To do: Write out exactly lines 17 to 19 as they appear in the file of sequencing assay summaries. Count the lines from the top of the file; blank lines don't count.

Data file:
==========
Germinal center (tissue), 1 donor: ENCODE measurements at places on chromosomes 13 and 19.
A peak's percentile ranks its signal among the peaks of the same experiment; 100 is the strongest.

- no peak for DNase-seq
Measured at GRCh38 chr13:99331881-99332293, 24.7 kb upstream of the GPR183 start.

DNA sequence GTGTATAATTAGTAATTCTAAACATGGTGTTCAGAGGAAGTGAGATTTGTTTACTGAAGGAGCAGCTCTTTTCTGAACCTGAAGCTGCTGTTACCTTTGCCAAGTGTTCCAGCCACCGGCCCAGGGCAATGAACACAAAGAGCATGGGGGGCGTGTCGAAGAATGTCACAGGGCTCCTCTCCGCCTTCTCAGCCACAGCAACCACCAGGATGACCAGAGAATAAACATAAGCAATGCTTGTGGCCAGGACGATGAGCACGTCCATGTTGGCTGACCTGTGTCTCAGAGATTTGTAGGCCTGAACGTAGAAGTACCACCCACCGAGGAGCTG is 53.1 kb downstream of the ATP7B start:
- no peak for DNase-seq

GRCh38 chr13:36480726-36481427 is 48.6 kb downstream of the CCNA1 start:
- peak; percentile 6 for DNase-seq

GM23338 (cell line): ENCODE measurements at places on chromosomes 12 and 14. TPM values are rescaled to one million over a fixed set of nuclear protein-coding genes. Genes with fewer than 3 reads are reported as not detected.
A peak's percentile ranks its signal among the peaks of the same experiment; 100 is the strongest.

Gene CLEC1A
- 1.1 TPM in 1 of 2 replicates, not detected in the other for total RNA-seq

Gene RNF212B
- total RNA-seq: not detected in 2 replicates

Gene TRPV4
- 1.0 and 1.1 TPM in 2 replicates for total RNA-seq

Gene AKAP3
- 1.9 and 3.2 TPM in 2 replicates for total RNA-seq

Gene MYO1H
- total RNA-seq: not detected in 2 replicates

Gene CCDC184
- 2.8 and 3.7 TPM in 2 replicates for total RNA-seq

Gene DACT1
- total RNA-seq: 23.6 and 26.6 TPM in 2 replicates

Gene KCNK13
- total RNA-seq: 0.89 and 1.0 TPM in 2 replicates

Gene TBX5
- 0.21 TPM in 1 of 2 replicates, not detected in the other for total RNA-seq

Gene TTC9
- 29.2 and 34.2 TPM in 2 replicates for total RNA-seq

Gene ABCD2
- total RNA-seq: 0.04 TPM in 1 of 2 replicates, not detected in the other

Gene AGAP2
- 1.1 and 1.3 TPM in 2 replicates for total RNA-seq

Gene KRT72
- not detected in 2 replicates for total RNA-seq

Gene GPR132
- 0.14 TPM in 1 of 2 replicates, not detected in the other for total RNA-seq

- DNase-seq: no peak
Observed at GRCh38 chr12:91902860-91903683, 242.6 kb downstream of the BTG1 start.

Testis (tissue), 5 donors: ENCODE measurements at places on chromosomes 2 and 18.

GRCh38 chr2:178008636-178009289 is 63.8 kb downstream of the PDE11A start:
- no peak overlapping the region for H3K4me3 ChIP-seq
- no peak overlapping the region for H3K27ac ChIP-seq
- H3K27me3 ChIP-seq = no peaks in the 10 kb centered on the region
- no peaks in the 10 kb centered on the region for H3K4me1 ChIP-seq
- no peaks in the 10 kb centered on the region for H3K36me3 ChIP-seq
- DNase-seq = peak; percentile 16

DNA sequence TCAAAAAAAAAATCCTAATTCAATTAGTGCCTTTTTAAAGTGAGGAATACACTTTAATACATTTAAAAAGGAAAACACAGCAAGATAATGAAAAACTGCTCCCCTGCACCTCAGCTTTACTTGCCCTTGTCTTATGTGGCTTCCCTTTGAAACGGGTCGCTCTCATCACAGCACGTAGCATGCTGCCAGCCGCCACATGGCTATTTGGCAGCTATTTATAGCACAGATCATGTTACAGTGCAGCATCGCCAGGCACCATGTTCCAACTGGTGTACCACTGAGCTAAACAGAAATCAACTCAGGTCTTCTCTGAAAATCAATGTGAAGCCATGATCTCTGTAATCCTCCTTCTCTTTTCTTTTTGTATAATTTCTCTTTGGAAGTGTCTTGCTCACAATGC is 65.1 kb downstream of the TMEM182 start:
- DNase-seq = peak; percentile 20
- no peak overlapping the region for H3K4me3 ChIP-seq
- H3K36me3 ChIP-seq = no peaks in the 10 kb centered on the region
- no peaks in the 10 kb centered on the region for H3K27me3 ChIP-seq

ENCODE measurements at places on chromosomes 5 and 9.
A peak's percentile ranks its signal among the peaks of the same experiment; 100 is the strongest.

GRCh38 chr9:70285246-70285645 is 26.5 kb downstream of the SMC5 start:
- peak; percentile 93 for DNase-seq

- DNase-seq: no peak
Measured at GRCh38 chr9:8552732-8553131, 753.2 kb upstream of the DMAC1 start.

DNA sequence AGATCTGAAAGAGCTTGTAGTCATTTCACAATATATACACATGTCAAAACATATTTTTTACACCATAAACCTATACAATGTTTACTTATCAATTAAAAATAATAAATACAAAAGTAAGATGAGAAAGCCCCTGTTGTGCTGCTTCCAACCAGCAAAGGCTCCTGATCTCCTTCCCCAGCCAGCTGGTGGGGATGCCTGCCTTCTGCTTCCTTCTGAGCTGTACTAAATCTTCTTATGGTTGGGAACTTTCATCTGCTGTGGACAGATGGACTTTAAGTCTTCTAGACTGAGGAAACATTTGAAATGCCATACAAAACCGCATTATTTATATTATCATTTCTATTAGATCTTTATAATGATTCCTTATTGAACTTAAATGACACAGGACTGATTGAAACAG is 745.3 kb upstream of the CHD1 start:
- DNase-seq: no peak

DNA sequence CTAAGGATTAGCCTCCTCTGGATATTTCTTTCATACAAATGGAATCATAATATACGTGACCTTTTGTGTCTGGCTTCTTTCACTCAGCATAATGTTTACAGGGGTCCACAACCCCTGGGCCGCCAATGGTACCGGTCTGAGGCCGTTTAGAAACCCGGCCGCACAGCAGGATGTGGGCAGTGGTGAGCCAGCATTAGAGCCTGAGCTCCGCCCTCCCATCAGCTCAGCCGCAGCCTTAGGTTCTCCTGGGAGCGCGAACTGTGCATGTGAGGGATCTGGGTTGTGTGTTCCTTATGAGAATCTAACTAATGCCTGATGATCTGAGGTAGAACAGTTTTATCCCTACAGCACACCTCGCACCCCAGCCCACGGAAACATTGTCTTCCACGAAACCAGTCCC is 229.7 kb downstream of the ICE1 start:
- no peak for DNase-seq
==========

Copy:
Gene AKAP3
- 1.9 and 3.2 TPM in 2 replicates for total RNA-seq

Gene MYO1H